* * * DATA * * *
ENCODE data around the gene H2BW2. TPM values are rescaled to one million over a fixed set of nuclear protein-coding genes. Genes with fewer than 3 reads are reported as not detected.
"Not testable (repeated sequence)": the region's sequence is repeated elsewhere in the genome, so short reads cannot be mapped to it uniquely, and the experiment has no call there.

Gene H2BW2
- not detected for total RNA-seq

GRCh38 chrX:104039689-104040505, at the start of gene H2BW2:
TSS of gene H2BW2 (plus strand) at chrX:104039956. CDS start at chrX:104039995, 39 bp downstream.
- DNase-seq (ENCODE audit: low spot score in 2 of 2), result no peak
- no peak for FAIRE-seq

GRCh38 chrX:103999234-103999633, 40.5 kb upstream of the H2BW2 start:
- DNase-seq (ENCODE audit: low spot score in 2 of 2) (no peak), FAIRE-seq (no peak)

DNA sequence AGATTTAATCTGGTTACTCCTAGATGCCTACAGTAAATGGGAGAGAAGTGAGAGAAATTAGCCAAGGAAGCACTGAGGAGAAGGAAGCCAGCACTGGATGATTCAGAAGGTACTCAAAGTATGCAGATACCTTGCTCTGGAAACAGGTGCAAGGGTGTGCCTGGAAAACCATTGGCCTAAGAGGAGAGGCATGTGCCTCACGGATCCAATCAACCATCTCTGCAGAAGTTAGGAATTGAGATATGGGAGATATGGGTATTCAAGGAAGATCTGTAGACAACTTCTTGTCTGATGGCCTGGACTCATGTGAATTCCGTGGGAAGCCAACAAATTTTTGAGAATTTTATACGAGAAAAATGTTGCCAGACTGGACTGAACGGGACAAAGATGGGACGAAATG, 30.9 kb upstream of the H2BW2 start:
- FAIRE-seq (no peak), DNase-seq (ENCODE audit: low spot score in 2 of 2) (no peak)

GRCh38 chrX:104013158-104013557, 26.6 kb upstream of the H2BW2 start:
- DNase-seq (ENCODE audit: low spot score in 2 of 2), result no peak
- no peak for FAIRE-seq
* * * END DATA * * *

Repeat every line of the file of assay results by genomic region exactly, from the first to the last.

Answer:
ENCODE data around the gene H2BW2. TPM values are rescaled to one million over a fixed set of nuclear protein-coding genes. Genes with fewer than 3 reads are reported as not detected.
"Not testable (repeated sequence)": the region's sequence is repeated elsewhere in the genome, so short reads cannot be mapped to it uniquely, and the experiment has no call there.

Gene H2BW2
- not detected for total RNA-seq

GRCh38 chrX:104039689-104040505, at the start of gene H2BW2:
TSS of gene H2BW2 (plus strand) at chrX:104039956. CDS start at chrX:104039995, 39 bp downstream.
- DNase-seq (ENCODE audit: low spot score in 2 of 2), result no peak
- no peak for FAIRE-seq

GRCh38 chrX:103999234-103999633, 40.5 kb upstream of the H2BW2 start:
- DNase-seq (ENCODE audit: low spot score in 2 of 2) (no peak), FAIRE-seq (no peak)

DNA sequence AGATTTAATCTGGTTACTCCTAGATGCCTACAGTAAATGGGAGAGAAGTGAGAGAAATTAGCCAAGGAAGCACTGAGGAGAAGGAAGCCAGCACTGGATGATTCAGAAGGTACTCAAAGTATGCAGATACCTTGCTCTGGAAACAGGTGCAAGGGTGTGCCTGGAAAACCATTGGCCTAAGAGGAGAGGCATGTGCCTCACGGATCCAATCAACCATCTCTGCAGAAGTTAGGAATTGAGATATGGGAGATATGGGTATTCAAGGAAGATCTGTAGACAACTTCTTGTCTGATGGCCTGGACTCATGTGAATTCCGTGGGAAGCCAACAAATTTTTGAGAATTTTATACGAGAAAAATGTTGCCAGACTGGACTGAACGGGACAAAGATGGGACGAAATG, 30.9 kb upstream of the H2BW2 start:
- FAIRE-seq (no peak), DNase-seq (ENCODE audit: low spot score in 2 of 2) (no peak)

GRCh38 chrX:104013158-104013557, 26.6 kb upstream of the H2BW2 start:
- DNase-seq (ENCODE audit: low spot score in 2 of 2), result no peak
- no peak for FAIRE-seq